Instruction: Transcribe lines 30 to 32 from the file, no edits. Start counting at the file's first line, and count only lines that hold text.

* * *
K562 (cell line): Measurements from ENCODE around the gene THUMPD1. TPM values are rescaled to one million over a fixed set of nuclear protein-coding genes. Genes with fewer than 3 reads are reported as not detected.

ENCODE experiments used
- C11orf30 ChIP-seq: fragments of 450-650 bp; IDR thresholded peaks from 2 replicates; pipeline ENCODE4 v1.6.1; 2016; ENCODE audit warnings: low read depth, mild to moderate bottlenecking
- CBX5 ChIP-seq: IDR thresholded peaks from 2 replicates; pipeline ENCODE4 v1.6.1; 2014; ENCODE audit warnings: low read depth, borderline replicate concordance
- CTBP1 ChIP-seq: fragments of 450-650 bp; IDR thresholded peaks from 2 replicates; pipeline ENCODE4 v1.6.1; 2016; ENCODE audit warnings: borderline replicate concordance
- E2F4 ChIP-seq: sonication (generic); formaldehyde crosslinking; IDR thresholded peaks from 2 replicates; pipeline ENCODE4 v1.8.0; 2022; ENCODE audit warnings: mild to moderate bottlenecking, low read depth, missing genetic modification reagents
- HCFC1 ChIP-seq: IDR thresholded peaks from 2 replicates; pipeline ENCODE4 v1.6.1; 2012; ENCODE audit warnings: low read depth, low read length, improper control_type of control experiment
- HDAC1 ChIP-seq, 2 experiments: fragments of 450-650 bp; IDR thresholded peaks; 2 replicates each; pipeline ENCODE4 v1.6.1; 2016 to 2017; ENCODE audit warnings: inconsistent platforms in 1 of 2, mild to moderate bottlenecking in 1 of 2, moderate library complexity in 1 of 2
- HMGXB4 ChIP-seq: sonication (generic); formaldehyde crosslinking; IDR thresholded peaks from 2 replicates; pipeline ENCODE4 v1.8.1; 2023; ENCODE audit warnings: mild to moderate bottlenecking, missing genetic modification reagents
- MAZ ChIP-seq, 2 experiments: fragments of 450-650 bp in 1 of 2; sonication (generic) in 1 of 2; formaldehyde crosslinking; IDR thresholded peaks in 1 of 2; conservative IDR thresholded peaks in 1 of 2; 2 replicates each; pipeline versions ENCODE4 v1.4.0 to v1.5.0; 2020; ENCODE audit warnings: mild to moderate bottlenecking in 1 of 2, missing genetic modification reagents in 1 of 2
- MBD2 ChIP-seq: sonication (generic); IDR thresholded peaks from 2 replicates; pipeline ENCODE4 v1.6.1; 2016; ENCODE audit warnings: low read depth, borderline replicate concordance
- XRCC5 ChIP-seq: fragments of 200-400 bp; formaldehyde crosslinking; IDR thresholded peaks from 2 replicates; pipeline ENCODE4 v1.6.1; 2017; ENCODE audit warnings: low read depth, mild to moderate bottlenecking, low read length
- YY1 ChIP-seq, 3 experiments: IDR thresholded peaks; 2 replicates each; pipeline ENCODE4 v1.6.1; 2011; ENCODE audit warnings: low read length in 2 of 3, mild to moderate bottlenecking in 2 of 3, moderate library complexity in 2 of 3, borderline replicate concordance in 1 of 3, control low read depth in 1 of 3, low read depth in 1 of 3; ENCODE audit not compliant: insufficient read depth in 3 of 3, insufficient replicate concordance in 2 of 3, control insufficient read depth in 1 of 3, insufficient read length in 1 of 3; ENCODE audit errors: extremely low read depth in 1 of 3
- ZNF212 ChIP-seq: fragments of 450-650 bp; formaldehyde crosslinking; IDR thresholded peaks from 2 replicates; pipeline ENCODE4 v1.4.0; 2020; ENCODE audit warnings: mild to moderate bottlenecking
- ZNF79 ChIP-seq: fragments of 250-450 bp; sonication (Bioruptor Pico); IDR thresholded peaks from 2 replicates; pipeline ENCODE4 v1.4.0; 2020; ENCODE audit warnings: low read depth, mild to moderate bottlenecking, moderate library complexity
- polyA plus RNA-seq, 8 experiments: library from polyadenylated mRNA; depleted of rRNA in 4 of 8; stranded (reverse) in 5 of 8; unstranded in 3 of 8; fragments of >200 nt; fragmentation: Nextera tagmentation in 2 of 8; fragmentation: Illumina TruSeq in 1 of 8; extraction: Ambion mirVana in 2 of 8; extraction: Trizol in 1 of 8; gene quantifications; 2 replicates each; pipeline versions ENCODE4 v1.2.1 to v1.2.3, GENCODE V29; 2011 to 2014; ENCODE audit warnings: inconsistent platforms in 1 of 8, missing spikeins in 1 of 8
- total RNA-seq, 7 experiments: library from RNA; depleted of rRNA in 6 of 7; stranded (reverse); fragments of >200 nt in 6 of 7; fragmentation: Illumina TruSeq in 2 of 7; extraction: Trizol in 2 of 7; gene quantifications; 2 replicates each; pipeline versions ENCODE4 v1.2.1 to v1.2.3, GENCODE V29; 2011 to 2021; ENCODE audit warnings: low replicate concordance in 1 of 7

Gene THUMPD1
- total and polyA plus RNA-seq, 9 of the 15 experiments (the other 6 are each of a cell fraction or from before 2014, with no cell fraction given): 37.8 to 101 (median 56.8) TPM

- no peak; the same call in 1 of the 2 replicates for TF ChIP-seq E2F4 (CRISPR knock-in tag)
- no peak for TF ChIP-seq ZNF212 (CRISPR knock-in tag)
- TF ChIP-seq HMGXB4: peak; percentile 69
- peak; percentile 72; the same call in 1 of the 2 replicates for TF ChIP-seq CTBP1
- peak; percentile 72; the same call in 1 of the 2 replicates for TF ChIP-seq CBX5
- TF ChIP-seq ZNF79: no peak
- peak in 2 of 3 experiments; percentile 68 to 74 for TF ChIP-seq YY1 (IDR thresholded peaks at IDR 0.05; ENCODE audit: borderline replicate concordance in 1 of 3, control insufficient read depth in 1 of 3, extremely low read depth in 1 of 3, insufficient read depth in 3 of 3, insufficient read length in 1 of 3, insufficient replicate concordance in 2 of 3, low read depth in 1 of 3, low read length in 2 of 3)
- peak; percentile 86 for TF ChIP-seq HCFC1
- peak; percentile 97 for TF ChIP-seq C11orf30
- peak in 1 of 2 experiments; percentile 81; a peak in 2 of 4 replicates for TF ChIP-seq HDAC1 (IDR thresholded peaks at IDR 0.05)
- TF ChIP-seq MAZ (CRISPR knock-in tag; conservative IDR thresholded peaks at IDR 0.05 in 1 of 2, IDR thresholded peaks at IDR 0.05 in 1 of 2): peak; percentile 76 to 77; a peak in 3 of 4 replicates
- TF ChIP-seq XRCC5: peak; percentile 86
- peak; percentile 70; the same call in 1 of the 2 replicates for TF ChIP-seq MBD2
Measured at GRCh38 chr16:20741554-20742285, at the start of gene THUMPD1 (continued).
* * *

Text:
- TF ChIP-seq MAZ (CRISPR knock-in tag; conservative IDR thresholded peaks at IDR 0.05 in 1 of 2, IDR thresholded peaks at IDR 0.05 in 1 of 2): peak; percentile 76 to 77; a peak in 3 of 4 replicates
- TF ChIP-seq XRCC5: peak; percentile 86
- peak; percentile 70; the same call in 1 of the 2 replicates for TF ChIP-seq MBD2